For each kind of amino acid nucleotide interaction an attempt was made to split all the superimposed structures into "families" of interactions for easy classification. So far two types of algorithms were used. One is based on maximum distance clustering algorithm, another is a very simplified version of a density function algorithm. We are also planning to write a program implementing K-means algorithm.
In each case clustering was done on representative atoms from amino acids. An atom making hydrogen bond to nucleotide (ND2 in case of asparagine) was chosen to represent the amino acid. Distance between atoms in 3D space was used as a metric for clustering algorithms.
Maximum distance algorithm consists in finding atoms that are cluster centers and then assigning remaining atoms to the closest cluster. Initially two atoms farthest apart are chosen as cluster centers. Then for each remaining atom distances to all cluster centers are calculated and the shortest distance is saved. Out of these distances the longest is selected. If this distance is more than a certain empirical parameter, the atom is desinated as a new cluster center and the procedure is repeated until no more new cluster centers are found.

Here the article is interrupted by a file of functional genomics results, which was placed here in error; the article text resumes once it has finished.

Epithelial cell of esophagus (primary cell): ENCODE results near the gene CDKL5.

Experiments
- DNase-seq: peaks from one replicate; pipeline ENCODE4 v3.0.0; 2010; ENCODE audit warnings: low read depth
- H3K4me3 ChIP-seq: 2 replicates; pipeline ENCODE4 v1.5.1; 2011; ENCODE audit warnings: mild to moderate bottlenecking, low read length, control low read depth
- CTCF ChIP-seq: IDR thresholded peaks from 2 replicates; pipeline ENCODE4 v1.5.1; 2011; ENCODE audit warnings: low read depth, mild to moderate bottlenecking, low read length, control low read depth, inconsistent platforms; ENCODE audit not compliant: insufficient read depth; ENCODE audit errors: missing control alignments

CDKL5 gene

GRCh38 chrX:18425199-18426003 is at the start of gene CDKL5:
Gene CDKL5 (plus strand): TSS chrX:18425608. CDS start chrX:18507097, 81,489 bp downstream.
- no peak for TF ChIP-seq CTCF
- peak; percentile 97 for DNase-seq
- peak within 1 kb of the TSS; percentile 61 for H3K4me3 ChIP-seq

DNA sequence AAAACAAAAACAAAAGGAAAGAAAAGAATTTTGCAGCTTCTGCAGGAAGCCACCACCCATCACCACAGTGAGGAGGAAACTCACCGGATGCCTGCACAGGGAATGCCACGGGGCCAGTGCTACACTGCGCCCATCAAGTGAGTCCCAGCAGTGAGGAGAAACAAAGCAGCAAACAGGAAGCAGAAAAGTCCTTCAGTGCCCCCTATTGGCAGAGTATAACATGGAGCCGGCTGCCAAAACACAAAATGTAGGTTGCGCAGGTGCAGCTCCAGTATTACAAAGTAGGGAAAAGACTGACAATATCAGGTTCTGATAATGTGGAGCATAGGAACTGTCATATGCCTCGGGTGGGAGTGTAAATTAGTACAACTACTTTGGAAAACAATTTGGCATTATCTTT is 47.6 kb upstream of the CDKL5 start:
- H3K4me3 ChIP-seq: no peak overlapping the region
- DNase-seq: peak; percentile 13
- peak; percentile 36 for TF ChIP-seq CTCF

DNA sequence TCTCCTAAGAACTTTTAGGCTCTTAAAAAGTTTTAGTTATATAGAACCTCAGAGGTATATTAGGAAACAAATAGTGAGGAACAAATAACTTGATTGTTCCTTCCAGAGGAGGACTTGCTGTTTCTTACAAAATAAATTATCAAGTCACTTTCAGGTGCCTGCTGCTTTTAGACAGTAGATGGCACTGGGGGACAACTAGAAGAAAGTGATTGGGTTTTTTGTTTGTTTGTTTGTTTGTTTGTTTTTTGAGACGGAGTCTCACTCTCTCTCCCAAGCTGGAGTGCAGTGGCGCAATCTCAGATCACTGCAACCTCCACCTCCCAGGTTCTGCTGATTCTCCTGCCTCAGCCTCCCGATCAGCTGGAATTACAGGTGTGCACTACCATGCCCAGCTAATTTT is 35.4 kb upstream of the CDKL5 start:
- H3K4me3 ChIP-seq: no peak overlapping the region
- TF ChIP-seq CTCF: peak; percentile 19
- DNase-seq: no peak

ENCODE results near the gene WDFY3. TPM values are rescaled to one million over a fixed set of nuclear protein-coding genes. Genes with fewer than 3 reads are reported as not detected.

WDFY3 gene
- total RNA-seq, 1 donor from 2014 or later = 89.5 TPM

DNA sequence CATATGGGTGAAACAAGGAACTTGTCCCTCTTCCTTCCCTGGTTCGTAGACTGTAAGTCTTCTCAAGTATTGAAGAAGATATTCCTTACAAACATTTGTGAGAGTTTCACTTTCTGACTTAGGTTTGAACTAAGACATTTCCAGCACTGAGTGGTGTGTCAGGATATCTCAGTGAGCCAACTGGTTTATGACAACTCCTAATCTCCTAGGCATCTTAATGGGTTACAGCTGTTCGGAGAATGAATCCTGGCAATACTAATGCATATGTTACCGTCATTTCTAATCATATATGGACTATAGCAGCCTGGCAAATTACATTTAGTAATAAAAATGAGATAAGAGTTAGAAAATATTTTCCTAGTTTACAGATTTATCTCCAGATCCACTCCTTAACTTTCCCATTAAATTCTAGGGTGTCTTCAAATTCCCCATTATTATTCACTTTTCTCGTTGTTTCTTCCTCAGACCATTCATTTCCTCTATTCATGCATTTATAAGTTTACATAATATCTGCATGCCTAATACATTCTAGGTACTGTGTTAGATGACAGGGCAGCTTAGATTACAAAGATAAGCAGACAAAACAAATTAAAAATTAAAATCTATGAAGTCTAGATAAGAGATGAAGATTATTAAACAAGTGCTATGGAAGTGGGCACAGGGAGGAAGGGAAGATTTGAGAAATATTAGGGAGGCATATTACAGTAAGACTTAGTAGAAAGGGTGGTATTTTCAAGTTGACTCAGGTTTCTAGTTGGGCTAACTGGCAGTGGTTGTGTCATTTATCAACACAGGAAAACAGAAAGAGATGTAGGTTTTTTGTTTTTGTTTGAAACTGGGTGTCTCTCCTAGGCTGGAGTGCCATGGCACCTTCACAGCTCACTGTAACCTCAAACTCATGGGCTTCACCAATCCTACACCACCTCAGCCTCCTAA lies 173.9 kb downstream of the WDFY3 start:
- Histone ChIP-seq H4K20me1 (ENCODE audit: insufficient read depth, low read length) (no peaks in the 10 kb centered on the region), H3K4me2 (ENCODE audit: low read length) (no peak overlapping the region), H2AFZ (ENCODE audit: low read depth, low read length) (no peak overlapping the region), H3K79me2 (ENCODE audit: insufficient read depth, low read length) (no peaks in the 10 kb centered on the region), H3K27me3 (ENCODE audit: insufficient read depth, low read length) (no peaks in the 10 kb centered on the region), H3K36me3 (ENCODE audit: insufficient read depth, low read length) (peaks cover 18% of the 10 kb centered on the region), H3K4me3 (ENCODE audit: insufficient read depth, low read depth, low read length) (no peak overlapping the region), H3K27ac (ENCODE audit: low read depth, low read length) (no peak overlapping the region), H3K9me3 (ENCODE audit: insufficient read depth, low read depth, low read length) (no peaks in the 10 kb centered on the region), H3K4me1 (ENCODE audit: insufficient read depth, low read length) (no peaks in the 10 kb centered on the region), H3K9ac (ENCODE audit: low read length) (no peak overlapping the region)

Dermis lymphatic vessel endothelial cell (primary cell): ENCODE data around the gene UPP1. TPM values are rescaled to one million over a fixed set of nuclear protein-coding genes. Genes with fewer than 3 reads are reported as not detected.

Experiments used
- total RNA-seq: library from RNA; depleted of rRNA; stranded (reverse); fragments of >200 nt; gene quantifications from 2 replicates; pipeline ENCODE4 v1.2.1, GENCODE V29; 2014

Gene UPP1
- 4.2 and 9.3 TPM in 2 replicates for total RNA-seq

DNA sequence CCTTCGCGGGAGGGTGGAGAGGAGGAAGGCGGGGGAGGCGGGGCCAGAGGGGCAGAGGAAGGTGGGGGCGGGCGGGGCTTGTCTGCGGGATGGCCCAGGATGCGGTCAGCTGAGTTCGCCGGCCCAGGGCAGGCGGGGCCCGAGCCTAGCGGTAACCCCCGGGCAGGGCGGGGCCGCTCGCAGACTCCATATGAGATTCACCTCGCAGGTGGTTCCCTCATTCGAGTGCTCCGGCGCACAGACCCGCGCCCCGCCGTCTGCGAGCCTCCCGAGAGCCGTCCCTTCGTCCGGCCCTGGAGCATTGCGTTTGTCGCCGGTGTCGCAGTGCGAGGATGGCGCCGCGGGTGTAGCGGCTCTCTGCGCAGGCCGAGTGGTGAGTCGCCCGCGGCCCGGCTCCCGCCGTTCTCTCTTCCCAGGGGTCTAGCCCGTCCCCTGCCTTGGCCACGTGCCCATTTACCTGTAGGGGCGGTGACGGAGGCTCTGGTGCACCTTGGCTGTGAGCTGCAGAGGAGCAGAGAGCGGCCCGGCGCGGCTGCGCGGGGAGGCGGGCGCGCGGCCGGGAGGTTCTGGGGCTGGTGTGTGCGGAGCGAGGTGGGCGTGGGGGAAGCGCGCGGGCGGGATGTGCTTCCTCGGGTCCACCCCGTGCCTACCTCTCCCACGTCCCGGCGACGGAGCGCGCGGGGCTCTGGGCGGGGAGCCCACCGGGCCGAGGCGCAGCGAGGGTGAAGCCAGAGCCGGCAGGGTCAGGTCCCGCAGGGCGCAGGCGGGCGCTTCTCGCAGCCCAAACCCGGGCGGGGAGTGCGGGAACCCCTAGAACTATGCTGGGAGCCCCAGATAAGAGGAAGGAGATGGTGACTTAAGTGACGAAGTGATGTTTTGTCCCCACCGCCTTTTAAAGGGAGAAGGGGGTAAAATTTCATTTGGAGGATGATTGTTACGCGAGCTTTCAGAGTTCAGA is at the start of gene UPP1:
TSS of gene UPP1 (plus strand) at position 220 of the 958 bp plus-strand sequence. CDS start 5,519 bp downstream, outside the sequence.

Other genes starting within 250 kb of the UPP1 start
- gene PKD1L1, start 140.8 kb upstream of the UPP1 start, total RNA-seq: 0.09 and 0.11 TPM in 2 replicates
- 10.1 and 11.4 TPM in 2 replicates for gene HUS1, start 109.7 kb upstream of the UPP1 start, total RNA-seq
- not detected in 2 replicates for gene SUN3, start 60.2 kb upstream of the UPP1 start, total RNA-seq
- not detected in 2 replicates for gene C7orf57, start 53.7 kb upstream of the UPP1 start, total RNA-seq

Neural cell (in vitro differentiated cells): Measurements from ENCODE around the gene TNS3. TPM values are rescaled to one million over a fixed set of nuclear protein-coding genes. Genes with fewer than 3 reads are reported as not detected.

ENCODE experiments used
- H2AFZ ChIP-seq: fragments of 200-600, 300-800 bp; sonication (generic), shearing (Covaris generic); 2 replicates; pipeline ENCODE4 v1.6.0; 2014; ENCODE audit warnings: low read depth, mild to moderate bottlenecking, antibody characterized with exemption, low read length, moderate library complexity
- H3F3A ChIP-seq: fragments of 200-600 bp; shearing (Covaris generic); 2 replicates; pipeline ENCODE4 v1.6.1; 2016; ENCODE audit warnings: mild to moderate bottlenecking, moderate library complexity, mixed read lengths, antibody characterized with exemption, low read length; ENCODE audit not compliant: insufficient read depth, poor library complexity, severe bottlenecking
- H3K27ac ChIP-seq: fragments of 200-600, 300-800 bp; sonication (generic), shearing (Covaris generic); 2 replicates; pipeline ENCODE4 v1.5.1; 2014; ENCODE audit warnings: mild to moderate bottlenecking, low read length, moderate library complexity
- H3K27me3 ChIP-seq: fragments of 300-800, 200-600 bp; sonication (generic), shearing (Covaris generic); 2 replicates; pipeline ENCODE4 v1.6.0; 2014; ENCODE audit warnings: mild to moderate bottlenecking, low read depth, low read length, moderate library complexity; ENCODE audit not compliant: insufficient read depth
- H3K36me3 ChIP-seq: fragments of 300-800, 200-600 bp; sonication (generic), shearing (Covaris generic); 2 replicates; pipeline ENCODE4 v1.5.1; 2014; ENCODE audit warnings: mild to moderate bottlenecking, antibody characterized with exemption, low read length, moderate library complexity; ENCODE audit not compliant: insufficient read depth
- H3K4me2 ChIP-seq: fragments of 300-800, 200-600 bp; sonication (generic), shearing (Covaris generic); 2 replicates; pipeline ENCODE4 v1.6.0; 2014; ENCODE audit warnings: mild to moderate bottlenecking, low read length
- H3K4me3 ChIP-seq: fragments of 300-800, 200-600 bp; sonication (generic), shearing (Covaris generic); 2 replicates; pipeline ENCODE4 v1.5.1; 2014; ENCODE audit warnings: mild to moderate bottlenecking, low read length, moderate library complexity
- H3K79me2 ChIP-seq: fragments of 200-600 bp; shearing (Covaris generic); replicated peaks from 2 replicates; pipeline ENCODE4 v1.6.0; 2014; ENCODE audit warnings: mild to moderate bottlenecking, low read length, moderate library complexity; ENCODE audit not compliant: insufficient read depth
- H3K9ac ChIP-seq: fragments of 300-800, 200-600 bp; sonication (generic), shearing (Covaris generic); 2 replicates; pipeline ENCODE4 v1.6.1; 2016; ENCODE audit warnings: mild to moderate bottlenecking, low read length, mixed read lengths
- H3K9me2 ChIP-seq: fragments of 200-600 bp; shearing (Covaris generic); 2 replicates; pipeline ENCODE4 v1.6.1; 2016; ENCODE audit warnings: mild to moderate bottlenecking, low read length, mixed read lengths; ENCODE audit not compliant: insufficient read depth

Simplified density function algorithm assigns an atom to a cluster if the atom is closer to any member of the cluster than a certain empirical parameter.
For both algorithms sample runs were done to determine optimal parameters and the results were compared to visual family assignments based on chemical intuition. Performance of neither algorithm was ideal. They are both capable of finding well-defined sets of interactions, but not of distinguishing finer differences, obvious to chemist's eye. Sometimes separate families were formed from interactions that should probably be kept together.
For the future we plan to use a combination strategy, where a simple algorithm will be used to find well-defined clusters, which will then be examined more carefully, using chemical knowledge, like conformation of amino acid, etc.
A good reference on clustering algorithms is
J. T. Tou, R. C. Gonzales Pattern recognition principles Addison-Wesley, Reading, MA, 2nd Edition, 1977